• FIG. 3B shows a social network application screen 320 with two posts 322 and 329. 321 is a standard menu button in social network applications to access the other options and application screens. Post 322 is an ad hoc decision-making question. Post 329 is a social networking standard experience sharing post. Post 322 contains the profile picture 323 and the screen name 324 of the individual making the post, a picture 326 of the item for which the member is soliciting advice, a call to action 325 that is automatically generated by the present method, and voting buttons 328A and 328B for the other users to provide their feedback. The post may be wrapped in a standard social network package which may contain additional elements, such as the “Like” button 327A and the “Comment” button 327B.
  • FIG. 3C shows a decision-making question post 330 with an alternative layout 331 to the post shown on FIG. 3B. The post layout 331 contains a picture 332 of the item for which the member is soliciting advice, a call to action 333 that is automatically generated by the present invention, and a URL 334 to an external Web page that contains input controls to provide the user feedback. The URL 334 is also automatically generated by the present invention and appended to the post. For those skillful in the art, it will become evident that the layout and the method to provide feedback via the internet can vary.
  • FIG. 3D shows a web page 342 displayed within a standard browser 340 and accessible via an individual unique URL 341 for each decision-making question created with the present invention. The Web page 342 is automatically generated when the post is created and contains a call to action label 343, a picture 344 of the item for which the member is soliciting advice, and voting controls 345A and 345B. The number of images displayed and the number of voting buttons vary based on the number of items within a single post. The button labels are automatically generated by the present invention based on the context of the user post, for example, the labels change when the post is a user recommendation. Additional input controls, such as text input box, can be embedded in the web page 342. The web page 342 is compatible with all mobile and computer devices.
  • FIG. 3E shows two posted decision-making questions 353 and 355 within the native application 350 of the present invention. 351 is a navigation button within the native application 350 that allows users to move to different application modules. 352 is an action button that initiates the application screen for creating and posting new decision-making questions. 356, 357, and 358 are another set of navigation buttons. Navigation button 356 is highlighted to indicate that the user is in the application screen for viewing and voting on other members' posts. Tapping on the navigation button 357 will take the user to view and edit his or her posts. Tapping on the navigation button 358 will take the user to his or her saved decision-making questions, which he or she can edit, post, or delete. Action buttons 354A and 354B allow the user to submit his or her votes for the post 353.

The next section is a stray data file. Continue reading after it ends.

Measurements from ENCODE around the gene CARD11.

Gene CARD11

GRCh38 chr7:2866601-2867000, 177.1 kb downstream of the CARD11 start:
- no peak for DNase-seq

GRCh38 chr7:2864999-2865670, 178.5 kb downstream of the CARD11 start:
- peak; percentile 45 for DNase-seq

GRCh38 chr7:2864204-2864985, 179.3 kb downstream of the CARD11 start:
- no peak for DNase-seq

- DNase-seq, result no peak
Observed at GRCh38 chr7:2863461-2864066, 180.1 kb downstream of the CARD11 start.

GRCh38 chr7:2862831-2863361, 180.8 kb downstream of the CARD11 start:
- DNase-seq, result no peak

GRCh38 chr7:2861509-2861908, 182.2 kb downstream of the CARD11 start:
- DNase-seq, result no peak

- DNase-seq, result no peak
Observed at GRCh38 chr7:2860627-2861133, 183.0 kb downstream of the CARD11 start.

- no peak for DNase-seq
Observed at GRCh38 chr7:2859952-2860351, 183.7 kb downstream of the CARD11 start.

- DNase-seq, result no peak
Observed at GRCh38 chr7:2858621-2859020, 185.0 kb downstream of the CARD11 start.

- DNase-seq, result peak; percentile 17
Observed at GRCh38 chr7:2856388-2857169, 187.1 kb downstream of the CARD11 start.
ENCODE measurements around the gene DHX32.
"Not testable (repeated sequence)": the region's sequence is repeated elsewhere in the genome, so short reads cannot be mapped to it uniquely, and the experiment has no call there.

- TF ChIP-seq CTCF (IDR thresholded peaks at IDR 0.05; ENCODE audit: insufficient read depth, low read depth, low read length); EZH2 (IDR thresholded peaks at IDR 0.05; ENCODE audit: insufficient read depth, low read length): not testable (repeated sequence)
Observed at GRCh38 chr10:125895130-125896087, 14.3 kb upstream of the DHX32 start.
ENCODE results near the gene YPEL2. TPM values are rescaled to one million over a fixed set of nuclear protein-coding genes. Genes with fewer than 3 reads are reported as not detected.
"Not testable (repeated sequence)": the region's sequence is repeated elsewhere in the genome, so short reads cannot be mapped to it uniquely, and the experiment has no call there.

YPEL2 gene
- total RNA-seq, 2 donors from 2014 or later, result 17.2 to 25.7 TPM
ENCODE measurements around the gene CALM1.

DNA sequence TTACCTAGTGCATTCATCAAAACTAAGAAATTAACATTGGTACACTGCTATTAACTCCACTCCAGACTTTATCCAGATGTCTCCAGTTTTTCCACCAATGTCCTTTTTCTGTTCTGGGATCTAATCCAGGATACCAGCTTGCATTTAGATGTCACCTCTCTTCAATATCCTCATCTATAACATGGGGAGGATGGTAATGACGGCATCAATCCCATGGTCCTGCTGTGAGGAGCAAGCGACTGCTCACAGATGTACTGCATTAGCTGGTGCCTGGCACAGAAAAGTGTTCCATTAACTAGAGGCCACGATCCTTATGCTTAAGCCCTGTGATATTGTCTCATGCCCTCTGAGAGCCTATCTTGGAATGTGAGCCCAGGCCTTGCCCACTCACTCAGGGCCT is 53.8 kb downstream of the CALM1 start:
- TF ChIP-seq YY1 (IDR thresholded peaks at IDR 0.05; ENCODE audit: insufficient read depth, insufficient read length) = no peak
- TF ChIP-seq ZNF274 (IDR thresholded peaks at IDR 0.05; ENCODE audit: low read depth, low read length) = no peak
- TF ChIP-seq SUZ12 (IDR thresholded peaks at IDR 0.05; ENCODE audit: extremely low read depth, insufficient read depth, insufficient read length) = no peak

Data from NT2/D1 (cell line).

• FIG. 3F shows the social feedback and aggregated results of votes for another member's post 360. Navigation button 361 is highlighted to indicate that the user is in the application screen for viewing and voting on other members' posts. 362A is a single stacked bar chart-like component to visualize the proportion of positive 362C and negative 362B votes. 363 is a text input component for displaying and adding user comments to a post.
  • FIG. 4A shows the feedback and aggregated results of votes for the user's own post 400 as indicated by the highlighted navigation button 401. 402 is an image stacking component showing an image of the item for which the user has requested social advice. 403 is a real time indicator controller showing that the post is overlaid with commercial content that can be viewed by swiping or tapping on the image stacking component 402. 404 is a single stacked bar chart-like component to visualize the voting results submitted by one's social friends. 405 shows the proportion, the label and the vote counts for the positive votes. Both the proportion and the labels for the positive and negative votes are updated in real-time by the system. 406 is a single stacked bar chart-like component to visualize the voting results submitted by the designated experts on the subject to which the decision-making question pertains. Each decision-making question is algorithmically evaluated and assigned to a subject matter area, which is accessible by the experts to provide their feedbacks to. Decision-making questions can also be pushed to experts automatically for their feedback. Users have means to control which experts have access to their posts as it is shown later in this disclosure. 407A and 407B show the distribution of expert votes on post 400.
  • FIG. 4B shows the user post 400 on the application screen for viewing one's own posts as indicated by the highlighted navigation button 401. 420 is a real-time indicator controller signaling that commercial content has been added. 421 is the image stacking component displaying an appended commercial offer to the user post. 422A and 422B show the proportion of votes for or against the commercial offer displayed in the image stacking component 421. 423 shows the comments on the commercial offer displayed in the image stacking component 421.